Size reduction of solids: An energy-intensive and highly inefficient process

H Kalman, E Grant

Research output: Chapter in Book/Report/Conference proceedingChapterpeer-review


The size reduction of solid particles is a major process used in industries—chemical, mining, pharmaceutical, metal, food, and coal power plants, among others. However, little success has been obtained in designing and optimal operation systems for this process without first performing full-scale experimentation. This lack is mainly due to the complex phenomena involved in operation, as well as inadequate characterization of particle strength (grindability). In this chapter, some of the available strength measurement procedures and standards for coal particles are examined. We show that the most common index for coal grindability (the Hardgrove Index, HGI) fails to predict the behavior of some of the coals (mainly the “younger” ones) in power plant grinders. Therefore, we introduce and examine some other strength measurement procedures such as compression of single particles (crush strength) and rotating drum tests.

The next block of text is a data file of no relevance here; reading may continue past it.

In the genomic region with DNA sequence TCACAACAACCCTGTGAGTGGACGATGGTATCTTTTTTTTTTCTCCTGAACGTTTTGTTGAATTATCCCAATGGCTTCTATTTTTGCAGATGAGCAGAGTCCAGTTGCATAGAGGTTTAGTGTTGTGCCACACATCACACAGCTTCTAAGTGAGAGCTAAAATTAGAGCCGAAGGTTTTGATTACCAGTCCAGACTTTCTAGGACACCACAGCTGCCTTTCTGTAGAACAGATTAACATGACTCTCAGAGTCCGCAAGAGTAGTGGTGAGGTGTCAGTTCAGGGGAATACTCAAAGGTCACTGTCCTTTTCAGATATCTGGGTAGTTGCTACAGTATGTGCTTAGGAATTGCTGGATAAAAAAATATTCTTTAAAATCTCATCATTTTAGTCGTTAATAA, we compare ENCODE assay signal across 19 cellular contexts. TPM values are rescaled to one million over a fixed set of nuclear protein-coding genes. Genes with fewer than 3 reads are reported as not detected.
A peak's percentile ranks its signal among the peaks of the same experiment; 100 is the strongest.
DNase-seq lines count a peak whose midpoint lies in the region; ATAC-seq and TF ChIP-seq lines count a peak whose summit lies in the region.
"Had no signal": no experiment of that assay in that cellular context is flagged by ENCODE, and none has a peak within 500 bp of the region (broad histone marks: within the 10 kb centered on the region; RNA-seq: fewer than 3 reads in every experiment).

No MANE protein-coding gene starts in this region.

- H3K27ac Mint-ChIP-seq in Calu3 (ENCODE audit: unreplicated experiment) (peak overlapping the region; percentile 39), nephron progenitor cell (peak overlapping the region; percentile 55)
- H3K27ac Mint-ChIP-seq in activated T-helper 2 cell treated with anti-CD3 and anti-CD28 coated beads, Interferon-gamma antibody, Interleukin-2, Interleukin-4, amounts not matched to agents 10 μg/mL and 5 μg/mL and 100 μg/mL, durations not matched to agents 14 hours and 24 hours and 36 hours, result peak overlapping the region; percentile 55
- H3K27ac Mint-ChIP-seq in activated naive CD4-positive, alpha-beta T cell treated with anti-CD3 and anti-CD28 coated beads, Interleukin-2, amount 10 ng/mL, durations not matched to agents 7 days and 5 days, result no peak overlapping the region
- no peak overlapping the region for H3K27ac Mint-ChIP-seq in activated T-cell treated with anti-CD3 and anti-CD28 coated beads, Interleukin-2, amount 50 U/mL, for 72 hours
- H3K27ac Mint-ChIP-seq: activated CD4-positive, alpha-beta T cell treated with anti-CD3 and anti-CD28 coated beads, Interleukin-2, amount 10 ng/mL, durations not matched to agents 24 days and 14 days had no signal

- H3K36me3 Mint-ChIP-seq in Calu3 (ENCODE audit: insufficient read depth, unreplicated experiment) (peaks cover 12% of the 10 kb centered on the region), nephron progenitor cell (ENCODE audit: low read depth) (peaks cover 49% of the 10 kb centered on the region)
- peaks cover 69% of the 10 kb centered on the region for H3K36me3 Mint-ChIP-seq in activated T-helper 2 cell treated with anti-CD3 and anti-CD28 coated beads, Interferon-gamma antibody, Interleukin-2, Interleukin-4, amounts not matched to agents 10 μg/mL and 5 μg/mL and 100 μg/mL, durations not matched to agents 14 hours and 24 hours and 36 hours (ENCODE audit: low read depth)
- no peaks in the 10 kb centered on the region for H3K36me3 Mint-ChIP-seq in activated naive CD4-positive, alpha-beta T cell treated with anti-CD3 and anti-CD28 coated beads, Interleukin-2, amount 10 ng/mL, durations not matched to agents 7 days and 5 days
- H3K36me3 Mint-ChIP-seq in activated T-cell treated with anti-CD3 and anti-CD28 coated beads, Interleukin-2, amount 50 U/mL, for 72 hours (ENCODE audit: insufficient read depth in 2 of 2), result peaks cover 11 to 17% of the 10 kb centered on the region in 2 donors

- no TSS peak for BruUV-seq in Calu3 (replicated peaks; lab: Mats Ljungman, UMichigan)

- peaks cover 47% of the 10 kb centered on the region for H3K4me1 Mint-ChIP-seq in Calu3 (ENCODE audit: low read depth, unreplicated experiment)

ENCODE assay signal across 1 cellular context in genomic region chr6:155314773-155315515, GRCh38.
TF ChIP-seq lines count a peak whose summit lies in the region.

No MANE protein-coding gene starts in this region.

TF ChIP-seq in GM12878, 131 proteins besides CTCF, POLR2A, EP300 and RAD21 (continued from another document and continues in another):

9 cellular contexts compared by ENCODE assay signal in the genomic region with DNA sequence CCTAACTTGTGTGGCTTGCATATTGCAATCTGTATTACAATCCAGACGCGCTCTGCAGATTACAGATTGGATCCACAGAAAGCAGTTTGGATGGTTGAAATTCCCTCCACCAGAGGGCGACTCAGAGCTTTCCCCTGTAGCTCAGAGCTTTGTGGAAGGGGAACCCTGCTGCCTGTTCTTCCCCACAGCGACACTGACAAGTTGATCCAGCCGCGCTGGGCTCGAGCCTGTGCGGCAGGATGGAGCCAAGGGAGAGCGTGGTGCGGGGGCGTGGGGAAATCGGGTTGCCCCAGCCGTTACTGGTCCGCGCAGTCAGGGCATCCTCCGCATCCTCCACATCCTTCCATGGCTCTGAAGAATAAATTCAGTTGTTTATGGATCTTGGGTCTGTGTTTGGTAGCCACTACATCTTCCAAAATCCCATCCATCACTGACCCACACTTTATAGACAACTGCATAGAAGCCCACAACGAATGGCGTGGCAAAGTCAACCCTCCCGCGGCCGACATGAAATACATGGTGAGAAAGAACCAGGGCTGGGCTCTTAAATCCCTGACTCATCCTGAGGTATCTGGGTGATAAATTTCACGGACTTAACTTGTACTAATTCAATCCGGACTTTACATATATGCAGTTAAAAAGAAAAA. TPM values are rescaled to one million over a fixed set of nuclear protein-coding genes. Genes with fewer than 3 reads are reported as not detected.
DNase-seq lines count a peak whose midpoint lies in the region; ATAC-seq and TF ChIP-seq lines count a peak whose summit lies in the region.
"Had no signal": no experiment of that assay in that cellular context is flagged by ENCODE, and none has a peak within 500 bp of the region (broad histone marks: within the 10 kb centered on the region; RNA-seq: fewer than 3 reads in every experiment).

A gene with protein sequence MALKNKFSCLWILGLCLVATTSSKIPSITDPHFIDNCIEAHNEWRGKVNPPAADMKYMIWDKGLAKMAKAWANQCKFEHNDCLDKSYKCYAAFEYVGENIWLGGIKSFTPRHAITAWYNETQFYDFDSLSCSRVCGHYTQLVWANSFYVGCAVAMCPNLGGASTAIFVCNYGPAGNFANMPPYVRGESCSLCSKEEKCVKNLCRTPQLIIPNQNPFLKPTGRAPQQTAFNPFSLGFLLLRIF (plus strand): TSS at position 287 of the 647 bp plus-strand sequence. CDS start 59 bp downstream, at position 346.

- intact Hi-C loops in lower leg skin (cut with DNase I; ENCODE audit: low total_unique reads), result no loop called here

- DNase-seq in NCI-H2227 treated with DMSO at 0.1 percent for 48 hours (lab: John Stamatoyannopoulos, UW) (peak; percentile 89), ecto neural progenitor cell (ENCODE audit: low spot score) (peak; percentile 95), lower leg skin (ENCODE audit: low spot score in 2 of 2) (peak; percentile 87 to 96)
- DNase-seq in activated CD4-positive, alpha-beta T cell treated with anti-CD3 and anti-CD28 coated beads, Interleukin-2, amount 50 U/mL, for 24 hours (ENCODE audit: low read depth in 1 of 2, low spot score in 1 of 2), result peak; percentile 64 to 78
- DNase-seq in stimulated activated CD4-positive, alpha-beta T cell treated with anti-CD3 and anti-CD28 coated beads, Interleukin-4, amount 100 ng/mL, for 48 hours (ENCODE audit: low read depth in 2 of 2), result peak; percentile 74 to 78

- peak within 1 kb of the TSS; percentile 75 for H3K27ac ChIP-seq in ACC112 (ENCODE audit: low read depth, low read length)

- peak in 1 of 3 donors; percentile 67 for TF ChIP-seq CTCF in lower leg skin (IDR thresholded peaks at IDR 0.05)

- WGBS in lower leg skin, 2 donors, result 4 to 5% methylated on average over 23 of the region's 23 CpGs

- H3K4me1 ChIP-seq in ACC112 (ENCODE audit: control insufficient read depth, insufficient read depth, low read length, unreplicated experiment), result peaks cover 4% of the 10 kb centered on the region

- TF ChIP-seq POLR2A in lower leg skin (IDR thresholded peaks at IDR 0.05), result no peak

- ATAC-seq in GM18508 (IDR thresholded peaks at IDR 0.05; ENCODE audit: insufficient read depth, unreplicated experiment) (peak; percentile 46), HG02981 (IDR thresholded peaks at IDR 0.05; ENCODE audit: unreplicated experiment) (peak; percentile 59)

Original languageEnglish GB
Title of host publicationENERGY AND ENVIRONMENT
StatePublished - 2001


  • size reduction
  • grinding
  • HGI
  • coal
  • crush strength
  • rotating drum


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